We also tend to notice bigger things first. Size your page elements to draw attention to important features first, then less important ones. The goal is to direct your visitors eyes to the information that’s most useful to them.

Ultimately, the easier your site is to navigate, the more visitors will use it and the more future clicks you’ll get. If you’re having trouble figuring out where to start, tools like VWO can analyze your site and how people use it and help you optimize accordingly.

Lead Visitors Down The Sales Funnel

Your overarching goal is to eventually convert visitors to customers, and the design of your website should be in service of that goal.

Your CTAs should be above the fold — visible on your page without scrolling. In a world where people browse on any number of different devices, screen sizes, and aspect ratios, the “fold” is a moving target, but the idea is not to bury your CTA so far down that visitors might not run across it.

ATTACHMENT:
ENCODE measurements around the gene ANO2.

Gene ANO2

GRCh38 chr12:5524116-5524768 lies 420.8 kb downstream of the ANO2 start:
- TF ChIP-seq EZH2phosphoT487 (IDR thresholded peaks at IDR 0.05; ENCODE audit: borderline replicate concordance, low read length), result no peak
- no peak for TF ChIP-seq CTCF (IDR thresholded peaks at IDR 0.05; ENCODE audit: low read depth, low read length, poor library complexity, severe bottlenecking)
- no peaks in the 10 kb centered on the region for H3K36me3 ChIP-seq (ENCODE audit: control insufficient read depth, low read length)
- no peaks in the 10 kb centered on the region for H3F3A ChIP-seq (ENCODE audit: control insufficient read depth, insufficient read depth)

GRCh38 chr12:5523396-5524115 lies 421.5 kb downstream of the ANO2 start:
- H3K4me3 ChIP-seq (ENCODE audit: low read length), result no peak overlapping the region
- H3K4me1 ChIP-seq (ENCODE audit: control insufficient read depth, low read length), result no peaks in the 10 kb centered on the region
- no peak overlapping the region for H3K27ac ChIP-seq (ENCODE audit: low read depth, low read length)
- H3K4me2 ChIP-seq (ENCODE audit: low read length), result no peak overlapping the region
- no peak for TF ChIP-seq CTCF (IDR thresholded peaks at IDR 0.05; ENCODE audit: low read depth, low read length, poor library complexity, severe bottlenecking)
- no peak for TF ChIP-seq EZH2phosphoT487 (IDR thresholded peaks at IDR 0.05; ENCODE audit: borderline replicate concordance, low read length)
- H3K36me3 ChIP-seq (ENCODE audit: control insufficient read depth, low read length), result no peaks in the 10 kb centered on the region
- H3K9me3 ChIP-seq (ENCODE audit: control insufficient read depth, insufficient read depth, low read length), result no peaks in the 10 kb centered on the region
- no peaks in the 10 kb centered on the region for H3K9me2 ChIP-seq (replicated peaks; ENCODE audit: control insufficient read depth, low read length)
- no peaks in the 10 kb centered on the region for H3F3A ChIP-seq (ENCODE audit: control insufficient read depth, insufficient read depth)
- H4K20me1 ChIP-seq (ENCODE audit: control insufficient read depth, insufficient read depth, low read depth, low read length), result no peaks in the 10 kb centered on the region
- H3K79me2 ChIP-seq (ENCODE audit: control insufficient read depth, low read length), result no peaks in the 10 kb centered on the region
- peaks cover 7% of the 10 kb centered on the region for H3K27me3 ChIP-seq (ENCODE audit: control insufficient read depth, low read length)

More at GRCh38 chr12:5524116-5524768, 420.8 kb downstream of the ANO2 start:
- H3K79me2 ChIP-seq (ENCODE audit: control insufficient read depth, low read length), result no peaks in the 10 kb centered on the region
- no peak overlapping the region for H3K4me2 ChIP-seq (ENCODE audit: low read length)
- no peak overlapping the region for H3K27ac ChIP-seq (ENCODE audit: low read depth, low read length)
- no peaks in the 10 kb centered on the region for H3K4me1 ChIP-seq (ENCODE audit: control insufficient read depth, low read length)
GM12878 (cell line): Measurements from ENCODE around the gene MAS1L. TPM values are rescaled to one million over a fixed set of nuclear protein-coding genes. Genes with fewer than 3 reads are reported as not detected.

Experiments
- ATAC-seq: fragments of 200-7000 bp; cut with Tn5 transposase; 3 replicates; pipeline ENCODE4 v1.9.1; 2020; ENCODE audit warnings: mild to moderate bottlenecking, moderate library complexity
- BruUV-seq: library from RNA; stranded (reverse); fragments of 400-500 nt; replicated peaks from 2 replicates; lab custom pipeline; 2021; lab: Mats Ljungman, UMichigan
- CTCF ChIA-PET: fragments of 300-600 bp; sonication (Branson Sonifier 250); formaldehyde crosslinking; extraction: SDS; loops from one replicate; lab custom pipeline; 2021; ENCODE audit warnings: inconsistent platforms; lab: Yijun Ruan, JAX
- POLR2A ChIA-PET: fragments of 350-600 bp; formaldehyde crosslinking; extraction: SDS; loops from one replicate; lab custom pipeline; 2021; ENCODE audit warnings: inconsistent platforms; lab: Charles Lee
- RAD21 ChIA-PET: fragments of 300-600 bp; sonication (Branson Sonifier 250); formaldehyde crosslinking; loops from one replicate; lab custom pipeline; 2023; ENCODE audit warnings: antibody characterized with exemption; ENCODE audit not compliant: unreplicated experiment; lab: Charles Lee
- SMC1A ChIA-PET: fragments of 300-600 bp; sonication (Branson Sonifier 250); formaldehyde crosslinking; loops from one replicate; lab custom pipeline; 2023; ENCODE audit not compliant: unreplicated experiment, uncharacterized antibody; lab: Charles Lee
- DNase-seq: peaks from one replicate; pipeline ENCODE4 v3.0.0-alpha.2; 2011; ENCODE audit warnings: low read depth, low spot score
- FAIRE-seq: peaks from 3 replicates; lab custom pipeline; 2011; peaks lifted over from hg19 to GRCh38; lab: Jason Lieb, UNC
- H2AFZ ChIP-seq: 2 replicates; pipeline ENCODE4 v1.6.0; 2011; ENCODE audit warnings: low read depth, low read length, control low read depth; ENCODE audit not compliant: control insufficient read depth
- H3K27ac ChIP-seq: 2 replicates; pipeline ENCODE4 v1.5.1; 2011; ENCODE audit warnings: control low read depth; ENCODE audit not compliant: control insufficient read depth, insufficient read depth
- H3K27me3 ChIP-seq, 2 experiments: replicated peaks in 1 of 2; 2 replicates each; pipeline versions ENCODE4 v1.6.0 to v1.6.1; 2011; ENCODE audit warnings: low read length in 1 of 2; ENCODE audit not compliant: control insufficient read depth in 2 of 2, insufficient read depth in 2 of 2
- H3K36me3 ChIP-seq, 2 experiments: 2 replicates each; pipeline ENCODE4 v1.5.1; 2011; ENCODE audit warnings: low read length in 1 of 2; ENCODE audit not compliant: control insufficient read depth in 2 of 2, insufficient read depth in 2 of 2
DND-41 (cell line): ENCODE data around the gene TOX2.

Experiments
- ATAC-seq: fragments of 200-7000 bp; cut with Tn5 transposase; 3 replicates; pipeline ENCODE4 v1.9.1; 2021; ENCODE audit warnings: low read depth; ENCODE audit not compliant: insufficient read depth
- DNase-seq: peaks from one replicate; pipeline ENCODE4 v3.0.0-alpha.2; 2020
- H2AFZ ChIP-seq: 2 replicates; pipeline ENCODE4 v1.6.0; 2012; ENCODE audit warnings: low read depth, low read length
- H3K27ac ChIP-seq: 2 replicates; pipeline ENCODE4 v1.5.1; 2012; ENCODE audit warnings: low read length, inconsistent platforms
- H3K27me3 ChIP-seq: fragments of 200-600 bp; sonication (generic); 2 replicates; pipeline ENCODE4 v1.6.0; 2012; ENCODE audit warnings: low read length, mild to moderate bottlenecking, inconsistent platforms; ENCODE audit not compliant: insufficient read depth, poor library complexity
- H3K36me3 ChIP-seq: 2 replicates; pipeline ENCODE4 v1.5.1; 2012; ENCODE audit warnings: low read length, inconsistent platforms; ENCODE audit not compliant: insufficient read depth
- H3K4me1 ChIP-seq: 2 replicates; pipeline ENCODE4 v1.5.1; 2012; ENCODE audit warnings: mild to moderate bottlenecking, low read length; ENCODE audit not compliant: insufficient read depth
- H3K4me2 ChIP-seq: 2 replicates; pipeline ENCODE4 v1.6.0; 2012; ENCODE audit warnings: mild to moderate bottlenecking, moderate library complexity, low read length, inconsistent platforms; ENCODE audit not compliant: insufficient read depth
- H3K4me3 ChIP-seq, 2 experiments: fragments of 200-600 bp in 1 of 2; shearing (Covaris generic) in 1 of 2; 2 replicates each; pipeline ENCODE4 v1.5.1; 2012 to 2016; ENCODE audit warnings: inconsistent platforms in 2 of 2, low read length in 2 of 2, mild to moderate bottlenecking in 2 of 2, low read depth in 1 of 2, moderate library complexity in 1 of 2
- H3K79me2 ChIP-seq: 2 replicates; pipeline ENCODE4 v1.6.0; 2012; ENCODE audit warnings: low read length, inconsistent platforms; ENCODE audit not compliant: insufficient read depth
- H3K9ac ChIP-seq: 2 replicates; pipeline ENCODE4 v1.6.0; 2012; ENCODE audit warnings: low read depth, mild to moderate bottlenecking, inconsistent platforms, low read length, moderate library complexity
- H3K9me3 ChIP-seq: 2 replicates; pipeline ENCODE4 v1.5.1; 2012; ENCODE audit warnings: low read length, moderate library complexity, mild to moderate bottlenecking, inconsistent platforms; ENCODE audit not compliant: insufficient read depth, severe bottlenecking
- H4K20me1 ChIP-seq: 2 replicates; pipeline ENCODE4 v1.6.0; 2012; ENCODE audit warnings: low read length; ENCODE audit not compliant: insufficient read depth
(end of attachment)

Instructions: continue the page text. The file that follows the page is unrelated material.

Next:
Remember to lead visitors, don’t push them. Nothing turns off a potential customer like a pushy salesperson, so don’t jump right in and try to get visitors to book a meeting or give you their information. Place your CTAs strategically — “Get my free ebook” in the middle of a blog post or “Get a quote today” on your pricing page — so that you know the people reading the CTA are already interested.

Chapter 5

Inbound Strategy and Your Website

Your website is the cornerstone of your inbound marketing strategy. All your online endeavors — advertising, sales, customer acquisition, customer retention, etc. — will lead back through it. If your website doesn’t look the part, your marketing efforts will be wasted and your sales will suffer.

Blogging is by far the most useful tool at your disposal to keep your site high in the search rankings. It helps you build authority, establish yourself as a reliable source of useful information, and become a go-to for future searches. Use links, keywords, and consistent content to elevate your standing in visitors’ minds.